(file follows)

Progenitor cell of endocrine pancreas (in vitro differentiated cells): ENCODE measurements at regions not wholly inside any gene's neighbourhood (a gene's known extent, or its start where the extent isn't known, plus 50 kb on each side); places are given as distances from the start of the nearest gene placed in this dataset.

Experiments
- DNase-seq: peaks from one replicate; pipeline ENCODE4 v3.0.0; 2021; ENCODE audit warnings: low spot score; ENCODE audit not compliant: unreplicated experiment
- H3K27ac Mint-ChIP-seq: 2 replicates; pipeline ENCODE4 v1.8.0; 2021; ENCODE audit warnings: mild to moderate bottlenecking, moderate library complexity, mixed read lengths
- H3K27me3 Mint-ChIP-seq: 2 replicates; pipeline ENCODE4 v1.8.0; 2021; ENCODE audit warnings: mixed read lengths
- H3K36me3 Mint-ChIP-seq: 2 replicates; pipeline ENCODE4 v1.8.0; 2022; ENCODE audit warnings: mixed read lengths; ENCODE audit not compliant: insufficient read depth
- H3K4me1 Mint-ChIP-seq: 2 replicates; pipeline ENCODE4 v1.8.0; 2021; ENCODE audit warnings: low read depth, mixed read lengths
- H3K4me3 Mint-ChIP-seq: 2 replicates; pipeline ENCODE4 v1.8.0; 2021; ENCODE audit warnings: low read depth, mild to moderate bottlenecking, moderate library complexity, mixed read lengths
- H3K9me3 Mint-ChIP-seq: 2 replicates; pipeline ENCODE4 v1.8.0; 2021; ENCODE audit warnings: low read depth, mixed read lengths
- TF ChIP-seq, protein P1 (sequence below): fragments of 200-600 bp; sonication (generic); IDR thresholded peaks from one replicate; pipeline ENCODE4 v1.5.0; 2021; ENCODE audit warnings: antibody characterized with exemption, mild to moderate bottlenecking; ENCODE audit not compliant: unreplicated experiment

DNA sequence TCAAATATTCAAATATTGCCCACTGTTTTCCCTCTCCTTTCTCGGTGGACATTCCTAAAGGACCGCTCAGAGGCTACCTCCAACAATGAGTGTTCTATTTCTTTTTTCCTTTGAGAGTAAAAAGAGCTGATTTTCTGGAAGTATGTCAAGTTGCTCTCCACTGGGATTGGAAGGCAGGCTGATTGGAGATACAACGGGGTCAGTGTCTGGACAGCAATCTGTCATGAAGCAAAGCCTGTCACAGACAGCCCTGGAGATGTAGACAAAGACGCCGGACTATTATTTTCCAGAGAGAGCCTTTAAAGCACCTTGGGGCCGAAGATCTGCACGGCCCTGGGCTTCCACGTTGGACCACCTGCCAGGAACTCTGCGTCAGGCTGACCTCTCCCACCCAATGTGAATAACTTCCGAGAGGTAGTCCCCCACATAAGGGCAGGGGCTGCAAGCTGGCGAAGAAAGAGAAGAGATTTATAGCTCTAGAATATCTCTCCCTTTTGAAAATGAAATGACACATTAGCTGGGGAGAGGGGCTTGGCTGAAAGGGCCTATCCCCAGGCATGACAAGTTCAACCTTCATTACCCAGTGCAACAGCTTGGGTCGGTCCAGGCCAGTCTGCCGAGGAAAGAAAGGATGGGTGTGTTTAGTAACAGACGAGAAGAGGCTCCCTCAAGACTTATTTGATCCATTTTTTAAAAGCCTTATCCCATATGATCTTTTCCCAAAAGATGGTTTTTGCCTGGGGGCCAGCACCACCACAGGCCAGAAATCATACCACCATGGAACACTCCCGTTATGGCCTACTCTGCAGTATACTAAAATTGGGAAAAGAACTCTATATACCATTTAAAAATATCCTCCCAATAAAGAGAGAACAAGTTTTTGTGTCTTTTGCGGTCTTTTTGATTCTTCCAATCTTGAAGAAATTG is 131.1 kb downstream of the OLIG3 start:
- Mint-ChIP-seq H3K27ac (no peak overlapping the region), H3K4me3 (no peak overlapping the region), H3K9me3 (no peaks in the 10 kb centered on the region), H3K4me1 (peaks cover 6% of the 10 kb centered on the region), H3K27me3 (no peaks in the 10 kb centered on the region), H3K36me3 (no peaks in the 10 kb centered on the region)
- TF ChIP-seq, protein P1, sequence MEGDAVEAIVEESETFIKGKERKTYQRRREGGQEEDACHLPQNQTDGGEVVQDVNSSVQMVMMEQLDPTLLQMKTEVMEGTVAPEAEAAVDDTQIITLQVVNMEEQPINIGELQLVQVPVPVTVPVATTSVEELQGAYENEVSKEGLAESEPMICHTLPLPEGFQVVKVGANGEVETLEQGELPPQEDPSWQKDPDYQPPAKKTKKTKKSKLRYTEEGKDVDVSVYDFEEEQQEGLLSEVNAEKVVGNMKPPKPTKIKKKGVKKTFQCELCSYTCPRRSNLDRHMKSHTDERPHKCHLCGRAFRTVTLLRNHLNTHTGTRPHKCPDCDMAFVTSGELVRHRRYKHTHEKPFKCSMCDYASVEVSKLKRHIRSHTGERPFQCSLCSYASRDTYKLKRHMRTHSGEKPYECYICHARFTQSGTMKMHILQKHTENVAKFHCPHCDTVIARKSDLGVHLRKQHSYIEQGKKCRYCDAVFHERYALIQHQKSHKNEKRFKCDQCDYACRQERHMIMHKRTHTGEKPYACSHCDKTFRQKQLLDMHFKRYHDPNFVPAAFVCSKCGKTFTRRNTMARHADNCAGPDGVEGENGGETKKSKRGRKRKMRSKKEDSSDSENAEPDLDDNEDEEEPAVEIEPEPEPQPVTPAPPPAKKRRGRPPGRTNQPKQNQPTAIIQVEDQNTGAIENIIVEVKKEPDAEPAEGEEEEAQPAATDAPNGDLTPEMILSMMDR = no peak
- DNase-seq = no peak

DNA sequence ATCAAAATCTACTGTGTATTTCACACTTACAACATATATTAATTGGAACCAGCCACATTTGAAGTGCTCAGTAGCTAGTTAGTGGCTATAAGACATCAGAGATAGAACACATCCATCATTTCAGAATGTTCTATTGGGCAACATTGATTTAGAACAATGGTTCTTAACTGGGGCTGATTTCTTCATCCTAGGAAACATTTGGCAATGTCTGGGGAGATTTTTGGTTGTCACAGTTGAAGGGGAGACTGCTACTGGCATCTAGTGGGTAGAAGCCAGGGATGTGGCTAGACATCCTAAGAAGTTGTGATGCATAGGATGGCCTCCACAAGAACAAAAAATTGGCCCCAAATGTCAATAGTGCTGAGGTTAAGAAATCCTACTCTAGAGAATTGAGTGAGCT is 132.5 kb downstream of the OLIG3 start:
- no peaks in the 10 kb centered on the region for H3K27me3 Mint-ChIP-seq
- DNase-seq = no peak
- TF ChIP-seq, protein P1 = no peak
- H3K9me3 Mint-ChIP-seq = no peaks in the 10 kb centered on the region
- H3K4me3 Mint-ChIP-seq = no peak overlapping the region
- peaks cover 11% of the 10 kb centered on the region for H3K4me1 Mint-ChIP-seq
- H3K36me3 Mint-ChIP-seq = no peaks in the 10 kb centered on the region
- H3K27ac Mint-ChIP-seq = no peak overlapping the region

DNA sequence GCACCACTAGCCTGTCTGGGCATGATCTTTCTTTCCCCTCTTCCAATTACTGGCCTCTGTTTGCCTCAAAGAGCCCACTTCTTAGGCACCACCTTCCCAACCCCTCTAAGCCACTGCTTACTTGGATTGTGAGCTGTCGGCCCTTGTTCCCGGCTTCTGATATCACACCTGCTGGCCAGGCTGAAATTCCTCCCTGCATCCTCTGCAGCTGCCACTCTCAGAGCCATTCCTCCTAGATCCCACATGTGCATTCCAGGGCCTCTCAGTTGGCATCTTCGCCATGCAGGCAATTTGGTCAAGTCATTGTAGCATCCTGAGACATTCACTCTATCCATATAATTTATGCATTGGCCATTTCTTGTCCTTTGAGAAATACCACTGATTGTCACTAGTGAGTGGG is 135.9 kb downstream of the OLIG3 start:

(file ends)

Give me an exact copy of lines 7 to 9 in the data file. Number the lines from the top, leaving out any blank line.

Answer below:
- H3K4me1 Mint-ChIP-seq: 2 replicates; pipeline ENCODE4 v1.8.0; 2021; ENCODE audit warnings: low read depth, mixed read lengths
- H3K4me3 Mint-ChIP-seq: 2 replicates; pipeline ENCODE4 v1.8.0; 2021; ENCODE audit warnings: low read depth, mild to moderate bottlenecking, moderate library complexity, mixed read lengths
- H3K9me3 Mint-ChIP-seq: 2 replicates; pipeline ENCODE4 v1.8.0; 2021; ENCODE audit warnings: low read depth, mixed read lengths